How Physical Will Video Games be After COVID?

Destruction AllStars

Ever since the COVID-19 pandemic began, I’ve been getting almost all of my groceries delivered. This is just one small way in which my work-from-home life has changed in the past year. Now that I’ve grown used to the convenience of having all of my necessities show up on my doorstep for a small fee, I don’t know how often I’ll ever actually go to a grocery store, even when COVID is under control.

A similar thing happened with video games. I do try to buy all of my Nintendo Switch games physically (I did break this rule for Hades, though, because who knows when that will be available on a cartridge?) But the last physical game I got on launch day was Animal Crossing: New Horizons. I picked it up at GameStop while masked up, and since then, that location has shuttered (GameStop isn’t doing well, despite what the stock market might have you believe).

Since then, most of the physical games I’ve purchased were limited-run physical copies of games that had been out for a while now, the Super Mario collection I was way too stressed out about, and a European copy of Assassin’s Creed: The Ezio Collection.

Even when I buy new games physically, they show up late. I’m typing this a full day after Super Mario 3D World + Bowser’s Fury came out, and my pre-ordered copy still hasn’t shown up yet. Hyrule Warriors: Age of Calamity showed up a full three days late, and that was also a pre-order. On the other hand, I had Hitman 3 preinstalled before it even launched, and I woke up on launch day and was able to just start playing it (despite the launch-day server issues).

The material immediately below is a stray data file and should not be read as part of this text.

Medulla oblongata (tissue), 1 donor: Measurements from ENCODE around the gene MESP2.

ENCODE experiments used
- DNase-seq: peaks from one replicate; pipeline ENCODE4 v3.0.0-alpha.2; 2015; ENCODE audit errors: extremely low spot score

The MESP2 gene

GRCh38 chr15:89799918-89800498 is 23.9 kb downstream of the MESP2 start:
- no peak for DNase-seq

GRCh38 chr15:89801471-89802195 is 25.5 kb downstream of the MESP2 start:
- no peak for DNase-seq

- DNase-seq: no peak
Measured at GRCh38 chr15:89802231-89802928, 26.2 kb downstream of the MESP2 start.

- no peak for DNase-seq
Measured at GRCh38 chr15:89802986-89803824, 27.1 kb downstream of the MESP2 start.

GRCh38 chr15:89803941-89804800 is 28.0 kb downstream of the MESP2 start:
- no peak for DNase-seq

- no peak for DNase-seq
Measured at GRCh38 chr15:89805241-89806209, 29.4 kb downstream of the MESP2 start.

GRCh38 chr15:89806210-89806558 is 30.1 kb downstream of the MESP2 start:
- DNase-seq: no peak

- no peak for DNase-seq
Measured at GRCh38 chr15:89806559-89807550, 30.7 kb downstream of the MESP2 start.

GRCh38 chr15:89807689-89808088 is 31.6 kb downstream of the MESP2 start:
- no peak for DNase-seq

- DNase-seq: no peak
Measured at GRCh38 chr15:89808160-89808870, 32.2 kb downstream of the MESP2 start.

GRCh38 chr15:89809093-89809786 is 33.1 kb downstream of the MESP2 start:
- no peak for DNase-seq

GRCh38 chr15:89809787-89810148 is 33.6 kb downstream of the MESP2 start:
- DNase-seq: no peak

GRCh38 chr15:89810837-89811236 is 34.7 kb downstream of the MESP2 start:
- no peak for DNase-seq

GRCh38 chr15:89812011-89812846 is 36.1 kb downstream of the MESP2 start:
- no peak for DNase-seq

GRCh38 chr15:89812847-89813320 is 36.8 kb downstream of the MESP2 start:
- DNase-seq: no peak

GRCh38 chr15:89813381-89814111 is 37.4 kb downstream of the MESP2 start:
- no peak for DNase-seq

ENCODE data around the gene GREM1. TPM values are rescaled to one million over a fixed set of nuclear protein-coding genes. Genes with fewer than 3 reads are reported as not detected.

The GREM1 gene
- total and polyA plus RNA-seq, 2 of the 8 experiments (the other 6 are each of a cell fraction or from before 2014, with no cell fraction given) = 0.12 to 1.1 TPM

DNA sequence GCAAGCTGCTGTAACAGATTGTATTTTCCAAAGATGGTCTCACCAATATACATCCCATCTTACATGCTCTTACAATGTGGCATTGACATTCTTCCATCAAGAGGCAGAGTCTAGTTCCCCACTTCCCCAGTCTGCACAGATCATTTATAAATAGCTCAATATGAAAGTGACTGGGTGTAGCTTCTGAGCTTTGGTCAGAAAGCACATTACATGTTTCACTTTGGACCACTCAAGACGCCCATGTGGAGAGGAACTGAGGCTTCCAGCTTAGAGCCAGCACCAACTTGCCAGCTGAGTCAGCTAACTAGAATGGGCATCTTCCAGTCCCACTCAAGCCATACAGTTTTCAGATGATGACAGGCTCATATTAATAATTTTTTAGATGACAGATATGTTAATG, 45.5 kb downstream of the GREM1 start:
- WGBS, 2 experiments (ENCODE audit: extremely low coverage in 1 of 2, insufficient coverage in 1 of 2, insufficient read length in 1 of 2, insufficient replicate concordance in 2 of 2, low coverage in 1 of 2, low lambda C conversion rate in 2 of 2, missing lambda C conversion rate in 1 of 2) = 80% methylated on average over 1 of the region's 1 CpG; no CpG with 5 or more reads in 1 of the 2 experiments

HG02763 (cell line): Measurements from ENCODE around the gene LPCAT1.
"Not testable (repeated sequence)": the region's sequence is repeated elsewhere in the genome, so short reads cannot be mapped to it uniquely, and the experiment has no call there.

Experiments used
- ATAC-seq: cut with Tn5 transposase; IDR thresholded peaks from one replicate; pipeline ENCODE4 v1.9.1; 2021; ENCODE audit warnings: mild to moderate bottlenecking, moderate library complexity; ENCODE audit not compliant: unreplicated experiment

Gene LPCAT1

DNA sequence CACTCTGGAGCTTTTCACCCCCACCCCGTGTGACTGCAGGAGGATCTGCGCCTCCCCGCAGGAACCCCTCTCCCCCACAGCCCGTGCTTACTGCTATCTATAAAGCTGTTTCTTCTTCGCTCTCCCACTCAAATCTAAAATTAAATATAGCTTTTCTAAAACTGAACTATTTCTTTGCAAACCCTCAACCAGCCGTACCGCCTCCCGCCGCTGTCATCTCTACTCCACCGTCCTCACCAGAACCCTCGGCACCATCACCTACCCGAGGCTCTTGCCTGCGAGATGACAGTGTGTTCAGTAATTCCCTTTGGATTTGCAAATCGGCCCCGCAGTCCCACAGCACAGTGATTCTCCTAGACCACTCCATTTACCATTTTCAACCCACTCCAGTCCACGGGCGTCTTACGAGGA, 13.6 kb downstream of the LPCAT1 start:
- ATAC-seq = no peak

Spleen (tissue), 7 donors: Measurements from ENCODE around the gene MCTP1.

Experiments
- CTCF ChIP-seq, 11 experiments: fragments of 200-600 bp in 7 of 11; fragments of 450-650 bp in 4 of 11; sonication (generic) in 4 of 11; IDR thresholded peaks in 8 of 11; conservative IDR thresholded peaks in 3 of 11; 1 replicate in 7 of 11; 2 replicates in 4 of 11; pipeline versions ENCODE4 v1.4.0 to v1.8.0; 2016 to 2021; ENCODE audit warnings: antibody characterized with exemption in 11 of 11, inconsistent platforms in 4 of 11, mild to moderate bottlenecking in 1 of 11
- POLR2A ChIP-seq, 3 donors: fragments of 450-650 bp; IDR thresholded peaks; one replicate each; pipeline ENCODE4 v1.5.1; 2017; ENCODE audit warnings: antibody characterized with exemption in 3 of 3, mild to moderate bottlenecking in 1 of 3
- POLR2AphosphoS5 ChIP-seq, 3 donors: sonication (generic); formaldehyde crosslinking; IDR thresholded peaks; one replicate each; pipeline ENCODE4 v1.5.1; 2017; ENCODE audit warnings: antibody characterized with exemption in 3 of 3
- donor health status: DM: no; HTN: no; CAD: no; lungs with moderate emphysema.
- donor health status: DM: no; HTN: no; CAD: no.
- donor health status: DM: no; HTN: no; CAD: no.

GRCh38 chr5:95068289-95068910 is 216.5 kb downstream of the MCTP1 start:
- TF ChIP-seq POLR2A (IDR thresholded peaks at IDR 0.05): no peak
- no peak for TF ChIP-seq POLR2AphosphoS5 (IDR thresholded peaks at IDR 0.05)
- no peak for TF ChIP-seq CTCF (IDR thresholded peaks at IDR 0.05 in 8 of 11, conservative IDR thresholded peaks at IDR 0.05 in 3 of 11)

Super Mario 3D World + Bowser’s Fury

Just like the bags of cheese, lettuce, bread, and frozen food that show up on my doorstep, I’ve grown used to simply downloading my video games. No trips out to GameStop or Best Buy or Target — I don’t even have to leave my chair to buy a video game.

Sure, the world was going this direction already. And yes, companies like Limited Run Games will continue putting out incredible collector’s editions of under-the-radar indie darlings, but But I’m wondering if the COVID lockdowns were the final nail in the coffin of physical games. I don’t know how much more oomph there is in the day-one physical games market anymore.

I’m not writing this to express elation over the death of physical media, and I’m not writing it to complain. I feel more like a passive observer here, noting that this trend seems to be happening rather than feeling any particular way about it.

Then again, I’ve been sort of living in a bubble for the past 11 months, and passivity feels more natural by the day.

All that said, I wonder if I will ever enjoy a midnight release party again. Hell, I wonder if I will ever enjoy the experience of going into a store on the morning of a game launch and feeling hyped about some colorful plastic box with a cartridge or disc inside.

Who knows?

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